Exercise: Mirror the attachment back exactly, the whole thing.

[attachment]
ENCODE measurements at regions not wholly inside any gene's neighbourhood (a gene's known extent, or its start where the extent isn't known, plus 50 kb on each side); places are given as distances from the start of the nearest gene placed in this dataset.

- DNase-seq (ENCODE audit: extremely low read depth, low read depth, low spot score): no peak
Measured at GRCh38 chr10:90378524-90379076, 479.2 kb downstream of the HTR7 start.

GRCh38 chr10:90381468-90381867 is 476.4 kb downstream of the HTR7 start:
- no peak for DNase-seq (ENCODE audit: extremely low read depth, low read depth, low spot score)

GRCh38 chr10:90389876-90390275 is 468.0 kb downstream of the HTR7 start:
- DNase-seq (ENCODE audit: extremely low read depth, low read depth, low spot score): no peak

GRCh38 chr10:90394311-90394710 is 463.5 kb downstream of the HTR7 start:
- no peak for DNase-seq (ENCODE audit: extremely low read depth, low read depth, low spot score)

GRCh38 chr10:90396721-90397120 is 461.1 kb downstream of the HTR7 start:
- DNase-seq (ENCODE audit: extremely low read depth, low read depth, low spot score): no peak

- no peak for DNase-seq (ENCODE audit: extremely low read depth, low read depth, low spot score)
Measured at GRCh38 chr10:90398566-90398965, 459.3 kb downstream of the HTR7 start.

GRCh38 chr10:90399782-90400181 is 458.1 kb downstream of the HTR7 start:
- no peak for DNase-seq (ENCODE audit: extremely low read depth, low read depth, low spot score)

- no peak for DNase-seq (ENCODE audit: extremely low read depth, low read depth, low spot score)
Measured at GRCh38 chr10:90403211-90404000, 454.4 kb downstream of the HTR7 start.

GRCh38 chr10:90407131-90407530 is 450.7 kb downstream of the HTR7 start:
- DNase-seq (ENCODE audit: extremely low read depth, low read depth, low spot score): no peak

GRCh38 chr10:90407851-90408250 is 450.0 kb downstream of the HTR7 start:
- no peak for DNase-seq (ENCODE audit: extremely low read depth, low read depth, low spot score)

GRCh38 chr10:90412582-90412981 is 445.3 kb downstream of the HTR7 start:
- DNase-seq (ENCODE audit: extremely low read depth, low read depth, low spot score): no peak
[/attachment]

ENCODE measurements at regions not wholly inside any gene's neighbourhood (a gene's known extent, or its start where the extent isn't known, plus 50 kb on each side); places are given as distances from the start of the nearest gene placed in this dataset.

- DNase-seq (ENCODE audit: extremely low read depth, low read depth, low spot score): no peak
Measured at GRCh38 chr10:90378524-90379076, 479.2 kb downstream of the HTR7 start.

GRCh38 chr10:90381468-90381867 is 476.4 kb downstream of the HTR7 start:
- no peak for DNase-seq (ENCODE audit: extremely low read depth, low read depth, low spot score)

GRCh38 chr10:90389876-90390275 is 468.0 kb downstream of the HTR7 start:
- DNase-seq (ENCODE audit: extremely low read depth, low read depth, low spot score): no peak

GRCh38 chr10:90394311-90394710 is 463.5 kb downstream of the HTR7 start:
- no peak for DNase-seq (ENCODE audit: extremely low read depth, low read depth, low spot score)

GRCh38 chr10:90396721-90397120 is 461.1 kb downstream of the HTR7 start:
- DNase-seq (ENCODE audit: extremely low read depth, low read depth, low spot score): no peak

- no peak for DNase-seq (ENCODE audit: extremely low read depth, low read depth, low spot score)
Measured at GRCh38 chr10:90398566-90398965, 459.3 kb downstream of the HTR7 start.

GRCh38 chr10:90399782-90400181 is 458.1 kb downstream of the HTR7 start:
- no peak for DNase-seq (ENCODE audit: extremely low read depth, low read depth, low spot score)

- no peak for DNase-seq (ENCODE audit: extremely low read depth, low read depth, low spot score)
Measured at GRCh38 chr10:90403211-90404000, 454.4 kb downstream of the HTR7 start.

GRCh38 chr10:90407131-90407530 is 450.7 kb downstream of the HTR7 start:
- DNase-seq (ENCODE audit: extremely low read depth, low read depth, low spot score): no peak

GRCh38 chr10:90407851-90408250 is 450.0 kb downstream of the HTR7 start:
- no peak for DNase-seq (ENCODE audit: extremely low read depth, low read depth, low spot score)

GRCh38 chr10:90412582-90412981 is 445.3 kb downstream of the HTR7 start:
- DNase-seq (ENCODE audit: extremely low read depth, low read depth, low spot score): no peak